Fatter East European Wallets Drive the Catch-Up With Richer West
Consumers emboldened by rising wages and government spending helped propel the European Union’s ex-communist economies to unexpectedly strong growth at the start of the year.
The bloc’s eastern wing showed resilience to global trade tensions and manufacturing weakness in Germany, the key market for its exports. Preliminary data Wednesday showed gross domestic product rose by at least twice the pace of the euro zone on an annual basis.
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Domestic demand has replaced exports as the main driver of eastern Europe’s convergence with richer western nations. Low unemployment is fueling salary increases and governments are splashing out on everything from pensions to infrastructure.
“Economies in Central and Eastern Europe are benefiting from fiscal stimulus ahead of elections,” said Ciprian Dascalu, a Bucharest-based economist at ING Groep NV.
With Germany’s economy now emerging from stagnation and borrowing costs remaining at or near historic lows, confidence remains high in central and eastern Europe despite private consumption rekindling inflation in some countries.
Poland extended an unprecedented pause in record-low interest rates on Wednesday, and policy makers in Bucharest also kept their benchmark unchanged.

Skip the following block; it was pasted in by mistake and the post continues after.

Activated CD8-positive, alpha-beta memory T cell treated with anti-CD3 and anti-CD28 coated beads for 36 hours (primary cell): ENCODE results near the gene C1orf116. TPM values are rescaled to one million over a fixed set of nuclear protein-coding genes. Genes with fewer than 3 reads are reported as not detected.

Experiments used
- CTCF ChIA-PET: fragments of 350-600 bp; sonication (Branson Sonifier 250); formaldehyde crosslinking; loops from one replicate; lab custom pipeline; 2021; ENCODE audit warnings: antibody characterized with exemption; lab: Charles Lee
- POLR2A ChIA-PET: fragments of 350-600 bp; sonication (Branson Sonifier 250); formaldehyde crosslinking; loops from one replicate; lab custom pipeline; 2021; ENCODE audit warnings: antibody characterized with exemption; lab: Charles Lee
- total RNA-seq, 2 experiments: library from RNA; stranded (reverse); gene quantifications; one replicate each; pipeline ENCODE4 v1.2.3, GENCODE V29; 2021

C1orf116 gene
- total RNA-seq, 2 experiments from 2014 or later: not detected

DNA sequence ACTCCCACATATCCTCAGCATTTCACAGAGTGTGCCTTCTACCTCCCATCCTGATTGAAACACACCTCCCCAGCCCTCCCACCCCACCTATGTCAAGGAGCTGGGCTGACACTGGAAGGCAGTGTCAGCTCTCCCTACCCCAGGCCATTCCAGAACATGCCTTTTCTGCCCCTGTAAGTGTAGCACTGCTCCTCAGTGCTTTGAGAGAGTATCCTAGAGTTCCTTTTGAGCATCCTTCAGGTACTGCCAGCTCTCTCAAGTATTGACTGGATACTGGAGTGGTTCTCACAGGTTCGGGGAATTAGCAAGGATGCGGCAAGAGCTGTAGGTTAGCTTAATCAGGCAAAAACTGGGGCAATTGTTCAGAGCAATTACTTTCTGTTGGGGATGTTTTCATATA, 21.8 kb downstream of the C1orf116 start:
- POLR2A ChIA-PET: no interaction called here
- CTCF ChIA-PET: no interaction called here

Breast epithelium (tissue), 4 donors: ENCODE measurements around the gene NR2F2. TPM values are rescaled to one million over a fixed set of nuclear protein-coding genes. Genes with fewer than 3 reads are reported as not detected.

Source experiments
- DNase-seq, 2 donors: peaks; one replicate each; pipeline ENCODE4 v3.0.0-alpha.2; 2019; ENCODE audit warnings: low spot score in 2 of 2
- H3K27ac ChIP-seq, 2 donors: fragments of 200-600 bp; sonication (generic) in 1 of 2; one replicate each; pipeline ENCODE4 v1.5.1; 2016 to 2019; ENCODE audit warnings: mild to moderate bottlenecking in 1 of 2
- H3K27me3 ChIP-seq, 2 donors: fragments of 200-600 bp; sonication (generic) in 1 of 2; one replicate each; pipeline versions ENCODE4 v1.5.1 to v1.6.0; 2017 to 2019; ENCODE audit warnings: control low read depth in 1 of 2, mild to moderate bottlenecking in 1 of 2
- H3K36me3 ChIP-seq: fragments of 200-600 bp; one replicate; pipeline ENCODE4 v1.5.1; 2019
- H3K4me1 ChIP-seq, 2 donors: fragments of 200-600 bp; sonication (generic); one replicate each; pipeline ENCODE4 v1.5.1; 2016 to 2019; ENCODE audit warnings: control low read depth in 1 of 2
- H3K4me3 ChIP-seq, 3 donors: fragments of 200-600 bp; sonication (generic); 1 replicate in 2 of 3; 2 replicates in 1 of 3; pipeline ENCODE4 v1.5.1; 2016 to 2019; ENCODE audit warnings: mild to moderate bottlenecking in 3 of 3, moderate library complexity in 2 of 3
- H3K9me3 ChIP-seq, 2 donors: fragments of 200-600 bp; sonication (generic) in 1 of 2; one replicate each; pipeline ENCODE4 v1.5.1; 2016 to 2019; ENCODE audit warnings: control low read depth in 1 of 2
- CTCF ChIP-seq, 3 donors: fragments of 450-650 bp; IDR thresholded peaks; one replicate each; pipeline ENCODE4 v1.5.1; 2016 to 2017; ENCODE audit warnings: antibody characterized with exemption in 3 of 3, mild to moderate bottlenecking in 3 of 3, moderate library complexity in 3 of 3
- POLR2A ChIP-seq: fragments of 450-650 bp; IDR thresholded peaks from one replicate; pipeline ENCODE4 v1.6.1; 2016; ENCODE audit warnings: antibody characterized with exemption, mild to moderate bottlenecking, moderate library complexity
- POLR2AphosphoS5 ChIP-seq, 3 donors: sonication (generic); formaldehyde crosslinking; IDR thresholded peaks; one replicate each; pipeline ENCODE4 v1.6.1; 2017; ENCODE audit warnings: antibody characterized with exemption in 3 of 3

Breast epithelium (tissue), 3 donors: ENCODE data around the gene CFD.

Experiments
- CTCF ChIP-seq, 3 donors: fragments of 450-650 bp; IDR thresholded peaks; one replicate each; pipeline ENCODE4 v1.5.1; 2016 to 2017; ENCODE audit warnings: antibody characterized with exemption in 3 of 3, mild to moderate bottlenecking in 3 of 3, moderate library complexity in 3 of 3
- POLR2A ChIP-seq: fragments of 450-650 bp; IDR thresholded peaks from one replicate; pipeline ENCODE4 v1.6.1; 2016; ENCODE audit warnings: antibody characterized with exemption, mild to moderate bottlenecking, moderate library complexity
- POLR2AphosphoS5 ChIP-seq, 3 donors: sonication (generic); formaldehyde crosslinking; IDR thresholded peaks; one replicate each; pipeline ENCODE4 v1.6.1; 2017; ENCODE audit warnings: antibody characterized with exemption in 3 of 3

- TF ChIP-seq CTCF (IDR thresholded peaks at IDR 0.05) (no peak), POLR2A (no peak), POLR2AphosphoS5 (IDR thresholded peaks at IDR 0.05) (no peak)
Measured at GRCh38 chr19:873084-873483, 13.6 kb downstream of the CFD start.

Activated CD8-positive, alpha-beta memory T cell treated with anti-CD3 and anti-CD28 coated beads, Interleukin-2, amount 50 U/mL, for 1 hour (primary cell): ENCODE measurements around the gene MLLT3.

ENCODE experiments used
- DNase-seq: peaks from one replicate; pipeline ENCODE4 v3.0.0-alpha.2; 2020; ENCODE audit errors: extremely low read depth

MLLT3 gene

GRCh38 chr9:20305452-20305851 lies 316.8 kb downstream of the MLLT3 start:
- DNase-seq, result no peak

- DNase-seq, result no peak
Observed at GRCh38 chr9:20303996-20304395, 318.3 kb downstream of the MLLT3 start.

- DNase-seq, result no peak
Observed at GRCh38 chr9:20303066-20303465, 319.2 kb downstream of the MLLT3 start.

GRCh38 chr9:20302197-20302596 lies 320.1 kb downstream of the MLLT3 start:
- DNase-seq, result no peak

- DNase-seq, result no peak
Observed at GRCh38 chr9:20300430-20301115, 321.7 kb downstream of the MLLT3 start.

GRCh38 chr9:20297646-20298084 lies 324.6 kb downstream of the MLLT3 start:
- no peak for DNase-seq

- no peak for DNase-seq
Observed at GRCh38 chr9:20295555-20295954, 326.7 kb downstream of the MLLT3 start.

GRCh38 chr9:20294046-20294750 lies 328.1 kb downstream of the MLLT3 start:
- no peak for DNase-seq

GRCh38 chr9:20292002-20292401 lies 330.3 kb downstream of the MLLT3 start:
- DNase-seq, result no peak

Poland has announced about $11 billion of election-year stimulus, boosting family benefits and trimming some taxes before European Parliament elections. The Czech government, one of the EU’s top fiscal performers in recent years, is expected to post a wider budget gap in 2019.
“The EU’s east still shows unprecedented tightening in the labor market, which boosts household consumption,” said Marek Drimal, a London-based strategist at Societe Generale SA. “Also contributing is strong investment activity, driven by both private and public -- and EU -- sources.”
OTP Bank Nyrt., which operates in more than 10 nations in the region, gave an upbeat outlook for its Hungarian home market and the other countries where it’s been buying up lenders.
“Hungarian economic growth is expected to stand out among the countries our group operates in, though the others won’t be bad either,” Deputy Chief Executive Officer Laszlo Bencsik said last week.
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